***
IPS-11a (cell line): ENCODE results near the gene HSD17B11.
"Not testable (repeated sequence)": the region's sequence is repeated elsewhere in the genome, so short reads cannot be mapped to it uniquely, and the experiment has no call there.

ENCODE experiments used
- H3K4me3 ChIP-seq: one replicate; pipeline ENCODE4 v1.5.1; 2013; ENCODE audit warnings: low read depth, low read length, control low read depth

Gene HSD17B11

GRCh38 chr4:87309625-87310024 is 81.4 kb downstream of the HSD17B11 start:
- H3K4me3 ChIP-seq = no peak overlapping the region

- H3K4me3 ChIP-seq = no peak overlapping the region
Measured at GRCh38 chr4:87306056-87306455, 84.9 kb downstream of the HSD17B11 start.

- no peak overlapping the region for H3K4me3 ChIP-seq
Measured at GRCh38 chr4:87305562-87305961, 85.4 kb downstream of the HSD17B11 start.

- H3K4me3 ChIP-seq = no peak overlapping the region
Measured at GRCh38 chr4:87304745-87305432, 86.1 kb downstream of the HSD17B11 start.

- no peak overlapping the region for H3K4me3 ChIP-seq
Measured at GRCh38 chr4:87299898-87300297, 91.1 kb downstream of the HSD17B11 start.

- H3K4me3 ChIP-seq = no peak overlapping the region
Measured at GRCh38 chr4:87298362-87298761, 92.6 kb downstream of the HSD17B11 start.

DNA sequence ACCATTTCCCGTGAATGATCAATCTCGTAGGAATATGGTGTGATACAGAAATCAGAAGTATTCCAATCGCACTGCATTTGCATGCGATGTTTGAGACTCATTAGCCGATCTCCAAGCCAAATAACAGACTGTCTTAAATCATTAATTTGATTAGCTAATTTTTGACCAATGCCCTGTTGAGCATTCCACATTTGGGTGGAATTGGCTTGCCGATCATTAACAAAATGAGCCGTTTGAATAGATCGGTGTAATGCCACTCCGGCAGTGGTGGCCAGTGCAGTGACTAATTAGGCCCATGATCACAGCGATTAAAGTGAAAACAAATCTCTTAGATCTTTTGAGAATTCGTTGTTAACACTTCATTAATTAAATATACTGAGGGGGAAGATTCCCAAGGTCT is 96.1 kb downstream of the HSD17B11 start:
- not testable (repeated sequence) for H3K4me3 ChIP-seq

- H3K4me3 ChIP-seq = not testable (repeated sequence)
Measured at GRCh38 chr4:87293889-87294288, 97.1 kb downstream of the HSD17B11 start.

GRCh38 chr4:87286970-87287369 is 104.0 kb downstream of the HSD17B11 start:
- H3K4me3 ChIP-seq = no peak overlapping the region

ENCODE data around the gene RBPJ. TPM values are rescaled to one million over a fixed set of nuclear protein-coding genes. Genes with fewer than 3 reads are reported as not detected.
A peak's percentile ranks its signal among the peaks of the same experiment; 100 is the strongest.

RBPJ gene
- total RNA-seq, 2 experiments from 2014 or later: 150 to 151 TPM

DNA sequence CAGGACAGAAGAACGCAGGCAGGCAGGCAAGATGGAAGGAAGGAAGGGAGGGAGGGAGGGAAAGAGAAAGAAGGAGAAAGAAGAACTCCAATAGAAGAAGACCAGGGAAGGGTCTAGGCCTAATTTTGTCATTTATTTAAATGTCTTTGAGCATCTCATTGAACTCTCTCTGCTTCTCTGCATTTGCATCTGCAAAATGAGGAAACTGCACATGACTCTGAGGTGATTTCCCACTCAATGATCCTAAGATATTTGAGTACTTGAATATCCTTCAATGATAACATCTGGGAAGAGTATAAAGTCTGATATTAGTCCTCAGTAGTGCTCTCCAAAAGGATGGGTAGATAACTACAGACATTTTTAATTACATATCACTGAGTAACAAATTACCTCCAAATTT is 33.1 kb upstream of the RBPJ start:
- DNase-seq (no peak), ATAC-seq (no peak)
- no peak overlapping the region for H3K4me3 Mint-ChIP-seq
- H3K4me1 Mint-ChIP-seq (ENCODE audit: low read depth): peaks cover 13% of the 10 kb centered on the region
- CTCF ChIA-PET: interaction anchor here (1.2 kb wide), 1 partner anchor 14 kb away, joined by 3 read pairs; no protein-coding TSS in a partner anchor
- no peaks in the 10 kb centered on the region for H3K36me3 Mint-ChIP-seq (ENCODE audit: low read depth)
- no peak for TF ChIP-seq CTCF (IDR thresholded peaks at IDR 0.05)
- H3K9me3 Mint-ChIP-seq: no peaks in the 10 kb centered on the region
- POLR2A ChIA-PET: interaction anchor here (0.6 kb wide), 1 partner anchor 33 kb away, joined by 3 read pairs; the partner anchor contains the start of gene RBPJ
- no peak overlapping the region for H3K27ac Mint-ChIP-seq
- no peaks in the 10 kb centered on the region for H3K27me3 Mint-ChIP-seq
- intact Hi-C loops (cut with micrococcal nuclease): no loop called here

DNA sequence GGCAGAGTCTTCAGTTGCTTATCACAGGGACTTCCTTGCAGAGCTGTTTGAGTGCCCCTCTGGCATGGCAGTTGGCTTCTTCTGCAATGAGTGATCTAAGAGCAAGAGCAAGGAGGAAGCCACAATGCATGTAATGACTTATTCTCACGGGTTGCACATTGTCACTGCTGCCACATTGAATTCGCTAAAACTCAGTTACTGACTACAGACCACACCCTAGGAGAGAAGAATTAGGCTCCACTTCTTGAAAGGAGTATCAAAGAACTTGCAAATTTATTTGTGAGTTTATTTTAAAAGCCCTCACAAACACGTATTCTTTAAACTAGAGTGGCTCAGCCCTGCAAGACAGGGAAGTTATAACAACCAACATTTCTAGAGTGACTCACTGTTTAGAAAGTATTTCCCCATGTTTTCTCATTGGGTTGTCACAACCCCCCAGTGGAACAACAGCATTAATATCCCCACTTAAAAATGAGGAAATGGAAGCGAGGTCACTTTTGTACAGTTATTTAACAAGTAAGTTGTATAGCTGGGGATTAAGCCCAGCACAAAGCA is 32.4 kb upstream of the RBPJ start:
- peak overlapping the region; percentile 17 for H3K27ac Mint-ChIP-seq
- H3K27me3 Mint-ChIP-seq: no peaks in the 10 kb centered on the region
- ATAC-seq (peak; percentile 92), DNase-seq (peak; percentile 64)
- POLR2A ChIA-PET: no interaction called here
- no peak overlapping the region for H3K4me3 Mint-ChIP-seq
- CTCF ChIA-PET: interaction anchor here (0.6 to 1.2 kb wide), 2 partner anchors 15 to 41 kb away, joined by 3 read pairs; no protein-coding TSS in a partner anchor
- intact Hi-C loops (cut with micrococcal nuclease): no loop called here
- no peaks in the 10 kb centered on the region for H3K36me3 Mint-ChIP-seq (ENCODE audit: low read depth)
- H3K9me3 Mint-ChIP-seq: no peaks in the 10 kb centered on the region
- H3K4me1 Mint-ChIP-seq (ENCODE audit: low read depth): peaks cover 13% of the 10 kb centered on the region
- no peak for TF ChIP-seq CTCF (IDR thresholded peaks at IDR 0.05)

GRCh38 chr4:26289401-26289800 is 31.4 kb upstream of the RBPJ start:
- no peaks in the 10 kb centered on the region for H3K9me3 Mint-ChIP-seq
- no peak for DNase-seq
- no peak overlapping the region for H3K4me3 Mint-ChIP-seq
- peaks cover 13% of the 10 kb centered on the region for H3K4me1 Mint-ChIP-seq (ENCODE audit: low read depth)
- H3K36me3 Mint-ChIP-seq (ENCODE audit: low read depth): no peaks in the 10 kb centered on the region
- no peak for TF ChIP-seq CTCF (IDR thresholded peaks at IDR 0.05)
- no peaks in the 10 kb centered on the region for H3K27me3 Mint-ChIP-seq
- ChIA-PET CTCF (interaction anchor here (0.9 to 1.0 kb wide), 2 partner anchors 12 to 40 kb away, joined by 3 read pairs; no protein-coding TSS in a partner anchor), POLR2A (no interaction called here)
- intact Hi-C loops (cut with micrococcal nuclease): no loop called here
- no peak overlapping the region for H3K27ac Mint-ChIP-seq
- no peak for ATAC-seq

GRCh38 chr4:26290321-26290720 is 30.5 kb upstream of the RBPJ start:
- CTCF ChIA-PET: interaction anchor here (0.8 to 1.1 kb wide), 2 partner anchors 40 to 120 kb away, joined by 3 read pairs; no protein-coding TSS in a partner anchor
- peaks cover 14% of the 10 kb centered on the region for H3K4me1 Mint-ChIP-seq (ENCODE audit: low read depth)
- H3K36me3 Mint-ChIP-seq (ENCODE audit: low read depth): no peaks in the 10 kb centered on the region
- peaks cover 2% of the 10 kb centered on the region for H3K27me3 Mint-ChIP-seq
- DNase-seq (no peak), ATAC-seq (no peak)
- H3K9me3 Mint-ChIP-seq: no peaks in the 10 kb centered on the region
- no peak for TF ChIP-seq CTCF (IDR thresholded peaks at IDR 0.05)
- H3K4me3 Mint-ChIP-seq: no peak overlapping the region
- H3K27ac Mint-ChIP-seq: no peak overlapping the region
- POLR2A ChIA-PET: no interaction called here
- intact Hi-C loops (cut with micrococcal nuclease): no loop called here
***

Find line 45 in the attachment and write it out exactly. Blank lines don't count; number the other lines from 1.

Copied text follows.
- no peak overlapping the region for H3K4me3 Mint-ChIP-seq